Parents should begin to understand the finer points and stipulations behind student loans. The government offers a free online tool to learn the basics of federal student loans. Parents should also check with their employer since many companies offer scholarship opportunities for their employees’ children. For parents taking on the bulk of the college expenses, it is advisable to talk with a financial professional to develop a payment plan.
Senior year is a big year. It is the year to submit applications and finalize decisions. Opposite of junior year, students can expect senior year to be more busier in the fall and lighter in the spring. The most important thing for seniors is staying on task and within important deadlines.
Consider College Courses
Students entering senior year may wish to consider AP or IB courses that can count for future college credit. Depending on the college, AP credit can offer up to 5 college credits or satisfy undergraduate requirements. AP or IB courses are set to mirror actual college courses and are a good way to introduce students into their future college atmosphere.
- English literature and composition
- English language and composition
- Art history
- World history
- United States history
- Foreign language
However, AP and IB courses should not be taken lightly. These courses often involve higher amounts of homework and more difficult testing. Classes should be strategically chosen in order to not to overwhelm seniors who are simultaneously balancing college admissions. Students that take AP and IB classes will have the option of taking the final exam at the end of the year. Their score on this test will determine the amount of credit (if any) is awarded to the student.
Now is the time for students to begin assembling and submitting official applications. Generally, the earlier that students are able to submit their applications, the higher the likelihood of being accepted. Early action and early decision options should be considered carefully before moving forward.
Though each university will require a different set of application materials, typical requested items consist of:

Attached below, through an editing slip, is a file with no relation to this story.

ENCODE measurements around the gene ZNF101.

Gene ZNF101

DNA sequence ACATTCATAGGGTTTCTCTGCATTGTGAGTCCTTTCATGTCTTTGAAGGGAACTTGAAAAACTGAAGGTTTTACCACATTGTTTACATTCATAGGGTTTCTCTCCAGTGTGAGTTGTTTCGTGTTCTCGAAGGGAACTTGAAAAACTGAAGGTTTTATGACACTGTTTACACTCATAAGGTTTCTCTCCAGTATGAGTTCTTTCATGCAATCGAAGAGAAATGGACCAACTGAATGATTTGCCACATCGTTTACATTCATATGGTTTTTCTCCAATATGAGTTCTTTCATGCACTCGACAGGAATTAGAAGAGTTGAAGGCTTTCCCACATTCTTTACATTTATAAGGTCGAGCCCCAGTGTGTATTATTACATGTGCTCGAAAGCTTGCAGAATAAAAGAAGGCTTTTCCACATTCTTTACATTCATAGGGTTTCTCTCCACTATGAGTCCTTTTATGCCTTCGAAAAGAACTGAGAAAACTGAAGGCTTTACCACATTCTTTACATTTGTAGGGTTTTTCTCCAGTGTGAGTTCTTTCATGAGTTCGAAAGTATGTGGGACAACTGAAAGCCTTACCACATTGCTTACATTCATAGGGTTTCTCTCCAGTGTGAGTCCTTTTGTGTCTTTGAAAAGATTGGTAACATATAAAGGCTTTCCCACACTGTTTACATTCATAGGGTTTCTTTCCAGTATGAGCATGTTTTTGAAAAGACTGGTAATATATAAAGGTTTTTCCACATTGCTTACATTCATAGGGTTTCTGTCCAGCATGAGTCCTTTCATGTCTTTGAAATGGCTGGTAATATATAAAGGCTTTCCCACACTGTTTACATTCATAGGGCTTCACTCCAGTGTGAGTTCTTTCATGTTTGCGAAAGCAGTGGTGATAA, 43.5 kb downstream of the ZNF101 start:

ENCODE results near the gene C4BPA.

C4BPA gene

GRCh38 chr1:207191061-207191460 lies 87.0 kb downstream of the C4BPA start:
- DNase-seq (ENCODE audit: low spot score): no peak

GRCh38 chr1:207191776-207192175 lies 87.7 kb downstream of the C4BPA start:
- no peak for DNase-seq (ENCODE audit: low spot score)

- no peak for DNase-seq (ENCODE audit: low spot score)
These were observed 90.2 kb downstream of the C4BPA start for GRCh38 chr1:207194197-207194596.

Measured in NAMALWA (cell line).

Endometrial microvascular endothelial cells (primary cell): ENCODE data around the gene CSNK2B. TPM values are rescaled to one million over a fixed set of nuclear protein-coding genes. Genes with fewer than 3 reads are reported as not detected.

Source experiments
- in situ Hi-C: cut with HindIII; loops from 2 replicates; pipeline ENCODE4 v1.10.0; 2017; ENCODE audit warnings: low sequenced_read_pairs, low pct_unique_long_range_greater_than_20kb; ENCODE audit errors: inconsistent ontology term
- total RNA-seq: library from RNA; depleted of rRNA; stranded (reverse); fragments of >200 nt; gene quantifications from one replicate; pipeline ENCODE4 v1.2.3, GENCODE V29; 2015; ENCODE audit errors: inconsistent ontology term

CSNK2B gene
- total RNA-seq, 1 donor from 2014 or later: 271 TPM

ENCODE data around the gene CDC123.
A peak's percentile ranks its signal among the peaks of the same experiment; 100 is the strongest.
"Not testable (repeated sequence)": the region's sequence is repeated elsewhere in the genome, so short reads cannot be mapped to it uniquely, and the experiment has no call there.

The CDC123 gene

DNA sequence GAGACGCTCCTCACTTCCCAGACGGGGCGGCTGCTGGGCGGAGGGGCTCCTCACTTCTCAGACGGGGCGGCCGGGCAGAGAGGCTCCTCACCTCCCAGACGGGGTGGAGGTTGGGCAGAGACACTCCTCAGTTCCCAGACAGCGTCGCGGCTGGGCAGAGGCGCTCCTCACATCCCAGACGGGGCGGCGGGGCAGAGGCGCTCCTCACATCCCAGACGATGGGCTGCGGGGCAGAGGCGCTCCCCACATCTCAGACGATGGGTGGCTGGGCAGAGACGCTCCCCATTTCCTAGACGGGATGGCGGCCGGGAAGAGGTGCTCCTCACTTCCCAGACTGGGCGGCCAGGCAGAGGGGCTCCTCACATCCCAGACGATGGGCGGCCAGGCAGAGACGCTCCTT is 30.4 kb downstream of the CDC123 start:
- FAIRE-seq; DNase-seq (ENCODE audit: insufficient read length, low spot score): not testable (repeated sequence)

- Official high school transcript
- One SAT/ACT score
- Basic personal information
- Personal essay
- High school activities and achievements
- Letter(s) of recommendation
- Application fee
Students should remain mindful of all due dates. Questions can be answered by high school guidance counselors or the college admissions board.
Most colleges require a mid-year report that students should submit after acceptance. This is a college’s insurance that students are continuing to work as their application reflected. Though it may be tempting to slack off after being accepted, students should maintain hard work through the end of the year.
Compare and Accept
Students should hear back from all colleges by spring. At this time, students will begin to compare accepted colleges. They should take their time comparing options until they feel comfortable with their final decision. Students may wish to visit college campuses, talk to a counselor, or reexamine financials in order to facilitate the best decision.
Once a decision has been reached, the college should be notified immediately. All schools must be notified of the student’s decision by May 1 or risk losing their position to someone on the waiting list. The chosen college may require a deposit or final high school transcript. Housing, food, and travel plans should begin to be finalized as well.
Parents should begin the final school year with a personal meeting with their child. In this meeting, parents and students should ensure there is mutual understanding of the finalized college list and finances. Parents may wish to establish a set of goals with their student. They should offer full support and open communication with the student throughout the application process, helping to meet deadlines when necessary.
Support, support, support
With the submission and waiting game finally over, remain fully supportive of the child through the acceptance and rejection letters. Help the student by being present for letter openings. Cheer, applaud, or hug for acceptance letters and remain positive and comforting for rejection letters. Once the final decision has been made, help the student by submitting deposits and ensuring all schools have been properly informed of his/her choice.
The college admissions process is a long, four-year road. However, if students and parents work in tandem, the process can run much more smoothly. Take high school one year at a time in order to avoid unnecessary, last minute stress and give students the best shot at acceptance. Congratulations!